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Wet on the Plot

Finally headed down to the plot on Sunday to discover it was a busy swamp. The recent rain has left the site a mass of puddles. Not everybody thought this a bad thing, a couple of lads had constructed a ramp to ride their bike up and splash down into a deep puddle in the main path.

Judging by their appearance, they’d being doing this a fair few times. A filthy muddy kid is a happy kid.

Val had loaded the kitchen waste bin and a bag of shredded garden waste into the car to take round to the plot, unfortunately she hardly got out of the drive before realising the car had a flat tyre.

Why it was flat, I don’t know. No sign of damage but pumping it back up enough to move the car back onto the drive to change the tyre was enough to make me need a cup of tea before I even got started around the plot.

Well, the kitchen waste and shreddings went onto the compost heap on plot 5, the shreddings are pretty woody and dry so they were watered with a bit of sulphate of ammonia added to the water. This is basically nitrogen and will encourage the woody material to rot down.

Watered the broad beans started in pots in the greenhouse, along with the lettuce. The beans are popping through. Really could have planted the out directly but for the plot not being ready.

It’s been a rough cold March after the wonderful February and everything is way behind, except the weeds of course. They’re always ahead of the game. I’d have hoped to have quite a few things sown out by now and at least had the plots rotovated and ready. The good news is that things tend to catch up even when planted late.

Larry pointed out I’d lost a couple of panes of glass from the large greenhouse in the recent winds. My luck was in, they had landed in the plastic netting being stored between the greenhouses and were undamaged.

I think the strong winds cause the whole house to flex a bit and that’s why panes pop. The large greenhouse was bought second hand and re-erected on the site after sitting around for ages. One major bar was lost and a replacement had to be made up with scavenged bits and I’ve never felt 100% that we got it reconstructed properly. Still, it does the job, mainly.

Back over on plot 5, I planted out shallots. Yes, these are pretty late but I quite simply forgot to get any and we’d ended up getting some from Wilkinsons and some from the pound shop. The garden centres were sold out. The pound shop bags had some rotted ones in there, but Wilkinsons were all good. Wilko’s might be cheap but their quality tends to be good.

These went into the second raised bed on plot 5. Before I planted I raked in a bit of pelleted chicken manure. It’s high nitrogen and, like most organic fertilisers, a slow and steady release unlike chemical nitrogen which is instant. The compost in the beds is good but, according to the supplier, it is a little low in available nitrogen.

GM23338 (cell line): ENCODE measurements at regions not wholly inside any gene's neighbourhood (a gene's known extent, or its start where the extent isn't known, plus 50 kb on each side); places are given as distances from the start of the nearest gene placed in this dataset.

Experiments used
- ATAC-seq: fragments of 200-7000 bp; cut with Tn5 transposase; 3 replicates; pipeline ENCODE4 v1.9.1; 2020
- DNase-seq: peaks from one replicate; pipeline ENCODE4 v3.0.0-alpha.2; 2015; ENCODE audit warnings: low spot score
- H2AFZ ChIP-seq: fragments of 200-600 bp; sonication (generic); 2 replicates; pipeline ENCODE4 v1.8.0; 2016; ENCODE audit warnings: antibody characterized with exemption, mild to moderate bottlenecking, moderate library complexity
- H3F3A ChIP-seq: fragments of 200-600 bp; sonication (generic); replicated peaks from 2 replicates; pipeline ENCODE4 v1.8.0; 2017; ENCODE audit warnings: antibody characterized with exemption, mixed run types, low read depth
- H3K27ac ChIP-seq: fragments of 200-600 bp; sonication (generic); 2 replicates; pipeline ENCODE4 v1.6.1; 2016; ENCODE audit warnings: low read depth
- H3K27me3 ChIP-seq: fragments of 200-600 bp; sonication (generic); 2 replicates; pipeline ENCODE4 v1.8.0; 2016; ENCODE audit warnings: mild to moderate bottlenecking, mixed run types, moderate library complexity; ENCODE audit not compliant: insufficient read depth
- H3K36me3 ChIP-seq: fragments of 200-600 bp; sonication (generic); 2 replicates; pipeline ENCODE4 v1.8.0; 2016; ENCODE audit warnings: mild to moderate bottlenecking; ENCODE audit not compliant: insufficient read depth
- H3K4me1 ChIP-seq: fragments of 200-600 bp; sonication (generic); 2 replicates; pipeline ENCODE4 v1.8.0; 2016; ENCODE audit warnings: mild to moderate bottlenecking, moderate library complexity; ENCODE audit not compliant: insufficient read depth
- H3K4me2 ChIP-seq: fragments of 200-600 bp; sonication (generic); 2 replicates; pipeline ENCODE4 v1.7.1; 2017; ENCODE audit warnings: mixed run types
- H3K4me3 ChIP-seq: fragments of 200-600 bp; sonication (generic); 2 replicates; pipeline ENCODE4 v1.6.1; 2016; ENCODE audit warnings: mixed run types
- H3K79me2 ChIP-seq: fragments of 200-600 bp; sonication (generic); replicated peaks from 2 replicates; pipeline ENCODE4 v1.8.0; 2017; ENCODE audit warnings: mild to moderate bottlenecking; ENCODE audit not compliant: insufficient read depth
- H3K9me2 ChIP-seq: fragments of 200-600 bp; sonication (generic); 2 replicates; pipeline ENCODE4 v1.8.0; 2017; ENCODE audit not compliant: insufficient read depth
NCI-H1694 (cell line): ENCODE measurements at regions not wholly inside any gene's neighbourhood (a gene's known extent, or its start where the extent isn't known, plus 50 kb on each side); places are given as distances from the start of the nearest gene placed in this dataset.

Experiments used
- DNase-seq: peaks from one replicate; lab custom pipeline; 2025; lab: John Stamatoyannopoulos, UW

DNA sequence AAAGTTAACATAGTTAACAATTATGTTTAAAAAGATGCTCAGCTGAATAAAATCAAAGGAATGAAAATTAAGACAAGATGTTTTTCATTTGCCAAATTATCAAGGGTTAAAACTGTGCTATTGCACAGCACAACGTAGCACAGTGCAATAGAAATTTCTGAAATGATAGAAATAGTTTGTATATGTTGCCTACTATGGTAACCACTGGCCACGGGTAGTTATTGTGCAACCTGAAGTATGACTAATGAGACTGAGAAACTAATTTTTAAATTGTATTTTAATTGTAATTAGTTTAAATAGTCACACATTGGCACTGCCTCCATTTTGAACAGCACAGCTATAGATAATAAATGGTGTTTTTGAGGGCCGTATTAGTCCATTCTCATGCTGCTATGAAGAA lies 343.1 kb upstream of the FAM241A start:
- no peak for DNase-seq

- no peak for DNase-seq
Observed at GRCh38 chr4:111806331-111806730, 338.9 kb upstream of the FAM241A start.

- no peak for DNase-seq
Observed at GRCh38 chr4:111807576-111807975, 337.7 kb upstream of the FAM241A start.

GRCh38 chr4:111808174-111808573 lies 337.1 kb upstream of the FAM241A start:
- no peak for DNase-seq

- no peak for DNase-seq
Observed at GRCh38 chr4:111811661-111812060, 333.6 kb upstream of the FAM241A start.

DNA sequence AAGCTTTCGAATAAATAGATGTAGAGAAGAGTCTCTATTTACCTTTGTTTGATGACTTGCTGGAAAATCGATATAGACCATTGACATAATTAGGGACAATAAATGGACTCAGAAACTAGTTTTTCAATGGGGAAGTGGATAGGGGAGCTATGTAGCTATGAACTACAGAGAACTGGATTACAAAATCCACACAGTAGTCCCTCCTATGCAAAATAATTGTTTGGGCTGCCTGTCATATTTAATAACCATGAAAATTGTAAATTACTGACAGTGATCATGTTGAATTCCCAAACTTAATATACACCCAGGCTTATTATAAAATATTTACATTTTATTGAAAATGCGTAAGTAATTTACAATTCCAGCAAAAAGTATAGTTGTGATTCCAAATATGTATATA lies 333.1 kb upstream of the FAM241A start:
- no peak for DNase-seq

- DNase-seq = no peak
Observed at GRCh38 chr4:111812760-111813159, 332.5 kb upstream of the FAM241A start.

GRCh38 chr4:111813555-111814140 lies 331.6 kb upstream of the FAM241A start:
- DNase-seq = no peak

Having planted them out some netting went over to stop the dratted pigeons from pulling them out when they start to sprout. They managed to cause havoc with the garlic before I fleeced them so I don’t want to repeat the experience.

By now we were at 6pm and I was the last one on the site. When I arrived it was quite busy, 4 cars on the car park and quite a hive of activity. Now it was absolutely empty and very peaceful.

I heard something on the radio about whether you are an ‘up with lark’ person or a ‘night owl’. Apparently it’s genetic and they even know which gene is responsible for it. We’re definitely in the late group. I’ve seen the dawn come up more often from the night side than the morning side.

Next I dug over a strip that had been left on plot 5 near to the raised beds. I said the plot was wet and it was, one spit (spade depth) below the surface and there was water standing in the bottom of the trench. Having done that, it wasn’t ideal for rotovating.

A quiet sit down on the bench and about half seven I headed home, feeling a lot better than I had when I arrived on site if tired.

Posted in Allotment Garden Diary
5 comments on “Wet on the Plot
  1. Jon Wright says:

    John,

    When you plant your Shallots or Onions sets, do you leave the top of the bulb just sticking out of the ground?

    On the planting instructions on my Onions it’s saying plant two inches deep, but in the books i’m reading its suggesting leaving the bulbs sticking out.

  2. caroline says:

    The clocks went forward, evenings are light again. Hooray!

  3. Gary says:

    I always plant my onion sets just below the surface, and get the results i desire.
    Books give great advice, but the best way to find out is to try yourself i found.

    Love your site by the way, and there’s a link to you on my blog.

  4. John says:

    I always plant my onions and shallots with the tips showing and then protect from the pigeons. Books are only as good as the author! So my book must be brilliant (well readable, anyway)

  5. jon wright says:

    well I’ll let you know about the book when it arrives 😉

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